“the triumph of hypocrisy over integrity”: Julius Bailey on America in 2020
[The following is an excerpt from the introduction to Julius Bailey’s new book, Racism, Hypocrisy, and Bad Faith: A Moral Challenge to the America I Love.]
I am strongly in favor of common sense, common honesty and common
decency. This makes me forever ineligible to any public office of trust or
profit in the Republic.
At the memorial service for officers slain in the 2016 Dallas police massacre, George W. Bush salvaged his political legacy by doing something usually considered unpresidential: he rebuked a sitting president. “We have seen our discourse degraded by casual cruelty,” he said. “Too often, we judge other groups by their worst examples while judging ourselves by our best intentions.” After delivering his speech, Bush calmly returned to his seat and shared a handshake and heartfelt embrace with Barack Obama. This display of decency—the call for honorable discourse, the display of bipartisan consensus—did more than put Bush back on the right side of history. It also reminded the American people—especially those who voted for Bush just twelve years earlier—of their civic responsibilities, as well as how far their standards had slipped. Who could ever imagine such a display of integrity from Donald Trump?
The election of Trump signaled the triumph of hypocrisy over integrity—of judging others by their worst examples while judging ourselves by our best intentions. Bad-faith arguments have poisoned the well of civic discourse. Flagrant corruption and nepotism have shifted the goalposts of the acceptable so far that we are no longer on a recognizable playing field. How can we ask for or even demand political engagement when democratic norms are being flouted every day? How can we look this generation of new voters in the eye and tell them that tomorrow will be better, when each news cycle brings with it fresh outrages and new lows? Won’t they blame us for our seeming inability to reverse course? Tomorrow’s challenges may make today’s seem almost surmountable by comparison. What are we doing to shore up the systems and institutions that tomorrow’s Americans will depend on to help them weather the coming storm? How long can we hold out if the pendulum swings further to the right? Will our country survive an eight-year Trump presidency? On the morning after Bush Jr. was re-elected in 2004, the Daily Mirror, a left-leaning British newspaper, ran the headline “How can 59,054,087 people be so DUMB?” Imagine the headlines around the world if, after four years of being gaslighted every day by our current president, we sign up for another four.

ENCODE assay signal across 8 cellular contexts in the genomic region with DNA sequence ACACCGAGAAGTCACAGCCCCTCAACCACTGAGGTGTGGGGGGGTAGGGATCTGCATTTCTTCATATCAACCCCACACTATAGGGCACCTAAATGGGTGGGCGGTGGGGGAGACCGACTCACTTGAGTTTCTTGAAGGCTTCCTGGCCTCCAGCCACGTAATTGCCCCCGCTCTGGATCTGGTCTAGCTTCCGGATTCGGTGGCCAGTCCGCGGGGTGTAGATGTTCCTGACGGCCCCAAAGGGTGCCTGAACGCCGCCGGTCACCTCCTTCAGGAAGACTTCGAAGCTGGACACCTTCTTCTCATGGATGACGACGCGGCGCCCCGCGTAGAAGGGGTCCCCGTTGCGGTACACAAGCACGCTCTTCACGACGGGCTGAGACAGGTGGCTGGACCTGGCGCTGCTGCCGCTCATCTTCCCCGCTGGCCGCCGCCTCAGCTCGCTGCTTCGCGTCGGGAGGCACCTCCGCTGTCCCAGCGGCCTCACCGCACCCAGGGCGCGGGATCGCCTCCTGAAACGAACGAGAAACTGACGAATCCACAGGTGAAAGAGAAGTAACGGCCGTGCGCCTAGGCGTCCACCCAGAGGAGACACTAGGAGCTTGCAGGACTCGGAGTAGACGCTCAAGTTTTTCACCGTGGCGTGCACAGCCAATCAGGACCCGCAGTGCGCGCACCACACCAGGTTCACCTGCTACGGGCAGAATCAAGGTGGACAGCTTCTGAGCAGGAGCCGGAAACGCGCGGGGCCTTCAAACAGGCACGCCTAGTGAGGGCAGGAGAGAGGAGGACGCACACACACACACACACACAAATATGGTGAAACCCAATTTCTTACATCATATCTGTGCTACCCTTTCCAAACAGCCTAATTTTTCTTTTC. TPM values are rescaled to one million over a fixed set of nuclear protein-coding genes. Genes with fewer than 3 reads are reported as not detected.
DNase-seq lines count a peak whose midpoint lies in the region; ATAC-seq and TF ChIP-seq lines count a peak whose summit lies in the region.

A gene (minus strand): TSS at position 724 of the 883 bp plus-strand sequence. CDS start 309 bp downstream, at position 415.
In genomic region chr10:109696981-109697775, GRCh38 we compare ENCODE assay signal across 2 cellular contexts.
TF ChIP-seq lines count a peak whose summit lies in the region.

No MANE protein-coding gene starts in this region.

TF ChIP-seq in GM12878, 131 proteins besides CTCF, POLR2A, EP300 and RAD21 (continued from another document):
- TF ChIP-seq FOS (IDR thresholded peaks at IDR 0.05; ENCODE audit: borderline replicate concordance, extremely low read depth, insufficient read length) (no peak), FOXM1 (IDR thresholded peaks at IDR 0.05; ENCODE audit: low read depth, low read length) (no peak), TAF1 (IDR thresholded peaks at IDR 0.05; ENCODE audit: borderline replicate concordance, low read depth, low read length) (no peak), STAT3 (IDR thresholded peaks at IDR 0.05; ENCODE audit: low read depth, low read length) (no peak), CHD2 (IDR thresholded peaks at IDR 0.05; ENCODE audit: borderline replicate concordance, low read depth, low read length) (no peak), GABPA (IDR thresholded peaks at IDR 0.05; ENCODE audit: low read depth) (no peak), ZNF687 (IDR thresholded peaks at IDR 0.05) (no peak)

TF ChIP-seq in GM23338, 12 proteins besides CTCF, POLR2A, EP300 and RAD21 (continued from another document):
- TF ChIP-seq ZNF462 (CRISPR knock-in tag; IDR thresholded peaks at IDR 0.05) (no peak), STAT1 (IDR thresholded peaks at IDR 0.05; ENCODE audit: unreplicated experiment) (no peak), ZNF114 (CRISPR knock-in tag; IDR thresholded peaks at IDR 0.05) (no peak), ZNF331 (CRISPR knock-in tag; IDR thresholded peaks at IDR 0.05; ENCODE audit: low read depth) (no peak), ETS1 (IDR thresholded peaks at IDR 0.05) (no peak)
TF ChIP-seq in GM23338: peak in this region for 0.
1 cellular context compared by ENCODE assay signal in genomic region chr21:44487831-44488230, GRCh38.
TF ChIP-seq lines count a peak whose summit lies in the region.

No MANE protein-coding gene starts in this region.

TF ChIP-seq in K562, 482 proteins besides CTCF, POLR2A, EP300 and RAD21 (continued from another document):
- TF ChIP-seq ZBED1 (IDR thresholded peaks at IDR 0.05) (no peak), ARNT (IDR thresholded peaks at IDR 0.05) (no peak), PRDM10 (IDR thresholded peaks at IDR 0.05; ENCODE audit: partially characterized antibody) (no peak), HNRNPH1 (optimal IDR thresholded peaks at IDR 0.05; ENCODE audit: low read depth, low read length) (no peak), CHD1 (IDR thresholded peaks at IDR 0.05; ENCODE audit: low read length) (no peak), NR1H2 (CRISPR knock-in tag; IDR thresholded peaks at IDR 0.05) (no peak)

In order to prevent this happening, we need to understand how we got here, and we need to know who is to blame—but endless debates over culpability are not only distracting us from solving the structural insecurities in our political system; they are also rewarding bad actors by amplifying their deliberate attempts to sow discord. We as a nation have a reckoning ahead of us—a reckoning of the scarred political landscape and of our roles in abandoning our responsibilities as citizens to hold corrupt politicians in check. Such a reckoning may not be possible while we are merely reacting to a news cycle dominated and controlled by the president and his disinformation campaign. So it goes that Democrats are outraged by one of Trump’s outrageous tweets; Republicans respond by bringing up Barack Obama’s “bitter clingers” remark or Hillary’s “basket of deplorables.” Trump brings out the worst in all of us simply by getting our attention, by distracting us from managing our own problems and forcing us to share in his distorted, amoral reality in which integrity is a myth and anyone claiming to possess it is a liar. This “whataboutism” leaves us powerless against corrupt politicians and foreign governments who seek to sabotage the state by eroding the public’s trust in its institutions. This is the reality that Bush warned against in his 2016 memorial speech: a reality characterized by a disparity between our principles and our actions; a world of weaponized hypocrisy.